The coast of Zumaia is part of the Basque Coast UNESCO Geopark. Located in between a bay and the rugged coast of Guipuzcoa, this small fishing village has one of the most impressive and unusual
Zumaia is located only half an hour away from San Sebastián, so it's the perfect option for a day trip to explore the beautiful scenery of the Basque Country. Urban buses and trains leave every few minutes all around the year.
My preferred option was the train, operated by the local company Euskotren. If you're staying in San Sebastián, the train leaves from the Amara train station approximately every half an hour. The service is a mixture of an underground system and a regional train, and has a price of €2.45 each way. There are some very picturesque fishing villages on the way as well, such as Zarautz or San Pelaio, so if you have additional time, they also deserve a quick visit.
As you get off the train station, you'll see the town at the other side of the bay, where the rivers Urola and Narrondo join.
The Old Town is one of the best examples of the traditional Basque architecture, with dark red roof tiles and wood façaces filled with windows and balconies painted in vivid colours.
The magnificent Church of San Pedro stands out above the houses, looking like a fortress overlooking the town. The building dates to the 13th century and is one of the most beautiful Gothic constructions of the region.
However, Zumaia is particularly famous for its natural wonders. Its privileged location on the coast of Guipuzcoa have made it a local tourist destination for years, however, its recent appearance in multiple TV shows and movies have brought the international attention as well.
The scenery is so impressive that part of the Spanish comedy Ocho Apellidos Vascos, known in English as Spanish Affairs, was recorded here. Its cliffs and beaches have also been used for the 7th season of Game of Thrones that will be broadcasted from mid-2017.
On top of a cliff at Itzurun Beach you can find the chapel of St. Telmo, dedicated to the patron saint of the sailors. The chapel dates to the 16th century and was constructed to protect the many sailors coming from this town that risked their lives in the sea every day. The location is just breathtaking.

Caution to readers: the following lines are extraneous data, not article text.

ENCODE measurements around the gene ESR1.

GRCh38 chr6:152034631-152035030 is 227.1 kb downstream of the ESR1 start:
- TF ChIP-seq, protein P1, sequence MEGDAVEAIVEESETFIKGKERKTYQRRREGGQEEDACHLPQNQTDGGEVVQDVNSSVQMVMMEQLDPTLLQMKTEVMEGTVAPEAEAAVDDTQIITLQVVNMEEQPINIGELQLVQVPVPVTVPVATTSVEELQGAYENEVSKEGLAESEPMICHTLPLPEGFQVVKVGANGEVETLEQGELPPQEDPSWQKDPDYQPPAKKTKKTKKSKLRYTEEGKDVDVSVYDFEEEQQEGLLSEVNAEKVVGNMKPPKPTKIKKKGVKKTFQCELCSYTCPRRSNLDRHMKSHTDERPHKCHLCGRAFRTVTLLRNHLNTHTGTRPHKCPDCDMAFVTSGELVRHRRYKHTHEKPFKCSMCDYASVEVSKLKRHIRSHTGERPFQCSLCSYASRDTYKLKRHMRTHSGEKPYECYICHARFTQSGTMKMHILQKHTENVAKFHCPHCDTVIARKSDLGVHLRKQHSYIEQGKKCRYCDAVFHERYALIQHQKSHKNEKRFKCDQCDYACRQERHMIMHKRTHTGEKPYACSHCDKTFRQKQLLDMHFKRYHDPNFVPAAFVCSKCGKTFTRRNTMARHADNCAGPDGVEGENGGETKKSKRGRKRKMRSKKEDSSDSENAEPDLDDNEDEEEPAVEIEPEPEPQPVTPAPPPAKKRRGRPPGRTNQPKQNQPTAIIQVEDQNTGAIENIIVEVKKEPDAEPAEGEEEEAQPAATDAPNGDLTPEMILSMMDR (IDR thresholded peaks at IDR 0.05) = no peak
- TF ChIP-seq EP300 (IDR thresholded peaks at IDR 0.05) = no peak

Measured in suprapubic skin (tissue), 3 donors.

But the big highlight of Zumaia is its Flysch, part of the Basque Coast UNESCO Geopark.
A Flysch is a sequence of sedimentary rocks that are formed by the alternate deposition of layers of the sandstone found on the coast, mainly due to the rapid changes in sea level. These formations are created underwater, and as the continental plates get shoved and heaved, it landslides the different layers of sediments, resulting in incredible formations that can raise several meters. Flysches are as old as the origins of the Earth, and an incredible testimony of the power of nature.
My knowledge of Geology is quite limited to say the least, but the park has very informative panels that do a great job at explaining how Zumaia's Flysch was formed. Definitely, a very unique way to learn about the history of the Earth and how the coast gained this shape.
It's incredible to think that these impossible looking shapes were created by sediments of rocks that were pushed up during millions of years!
Have you ever seen a Flysch before? Let me know in the comments below!
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